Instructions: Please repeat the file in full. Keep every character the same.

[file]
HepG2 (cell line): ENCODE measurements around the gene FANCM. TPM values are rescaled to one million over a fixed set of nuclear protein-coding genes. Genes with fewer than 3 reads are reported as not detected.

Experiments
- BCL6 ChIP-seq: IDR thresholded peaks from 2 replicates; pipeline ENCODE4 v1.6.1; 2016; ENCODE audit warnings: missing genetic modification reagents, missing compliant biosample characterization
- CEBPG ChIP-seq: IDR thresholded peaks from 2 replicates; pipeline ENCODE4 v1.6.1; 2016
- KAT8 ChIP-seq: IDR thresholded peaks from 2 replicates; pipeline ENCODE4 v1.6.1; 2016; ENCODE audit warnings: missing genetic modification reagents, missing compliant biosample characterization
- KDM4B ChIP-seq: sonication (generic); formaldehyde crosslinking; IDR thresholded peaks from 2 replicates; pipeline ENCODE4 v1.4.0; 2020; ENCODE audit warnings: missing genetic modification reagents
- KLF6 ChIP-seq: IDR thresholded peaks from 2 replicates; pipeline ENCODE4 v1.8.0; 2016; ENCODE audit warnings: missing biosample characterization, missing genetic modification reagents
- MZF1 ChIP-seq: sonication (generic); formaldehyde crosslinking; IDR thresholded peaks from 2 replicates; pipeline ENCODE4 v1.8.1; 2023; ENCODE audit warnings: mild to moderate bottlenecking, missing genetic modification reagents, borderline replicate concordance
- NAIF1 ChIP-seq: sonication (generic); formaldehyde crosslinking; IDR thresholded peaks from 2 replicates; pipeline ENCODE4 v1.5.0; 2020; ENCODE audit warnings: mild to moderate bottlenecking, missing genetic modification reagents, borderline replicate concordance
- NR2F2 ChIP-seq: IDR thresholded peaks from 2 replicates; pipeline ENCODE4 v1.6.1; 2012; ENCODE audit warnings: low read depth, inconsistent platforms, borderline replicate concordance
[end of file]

HepG2 (cell line): ENCODE measurements around the gene FANCM. TPM values are rescaled to one million over a fixed set of nuclear protein-coding genes. Genes with fewer than 3 reads are reported as not detected.

Experiments
- BCL6 ChIP-seq: IDR thresholded peaks from 2 replicates; pipeline ENCODE4 v1.6.1; 2016; ENCODE audit warnings: missing genetic modification reagents, missing compliant biosample characterization
- CEBPG ChIP-seq: IDR thresholded peaks from 2 replicates; pipeline ENCODE4 v1.6.1; 2016
- KAT8 ChIP-seq: IDR thresholded peaks from 2 replicates; pipeline ENCODE4 v1.6.1; 2016; ENCODE audit warnings: missing genetic modification reagents, missing compliant biosample characterization
- KDM4B ChIP-seq: sonication (generic); formaldehyde crosslinking; IDR thresholded peaks from 2 replicates; pipeline ENCODE4 v1.4.0; 2020; ENCODE audit warnings: missing genetic modification reagents
- KLF6 ChIP-seq: IDR thresholded peaks from 2 replicates; pipeline ENCODE4 v1.8.0; 2016; ENCODE audit warnings: missing biosample characterization, missing genetic modification reagents
- MZF1 ChIP-seq: sonication (generic); formaldehyde crosslinking; IDR thresholded peaks from 2 replicates; pipeline ENCODE4 v1.8.1; 2023; ENCODE audit warnings: mild to moderate bottlenecking, missing genetic modification reagents, borderline replicate concordance
- NAIF1 ChIP-seq: sonication (generic); formaldehyde crosslinking; IDR thresholded peaks from 2 replicates; pipeline ENCODE4 v1.5.0; 2020; ENCODE audit warnings: mild to moderate bottlenecking, missing genetic modification reagents, borderline replicate concordance
- NR2F2 ChIP-seq: IDR thresholded peaks from 2 replicates; pipeline ENCODE4 v1.6.1; 2012; ENCODE audit warnings: low read depth, inconsistent platforms, borderline replicate concordance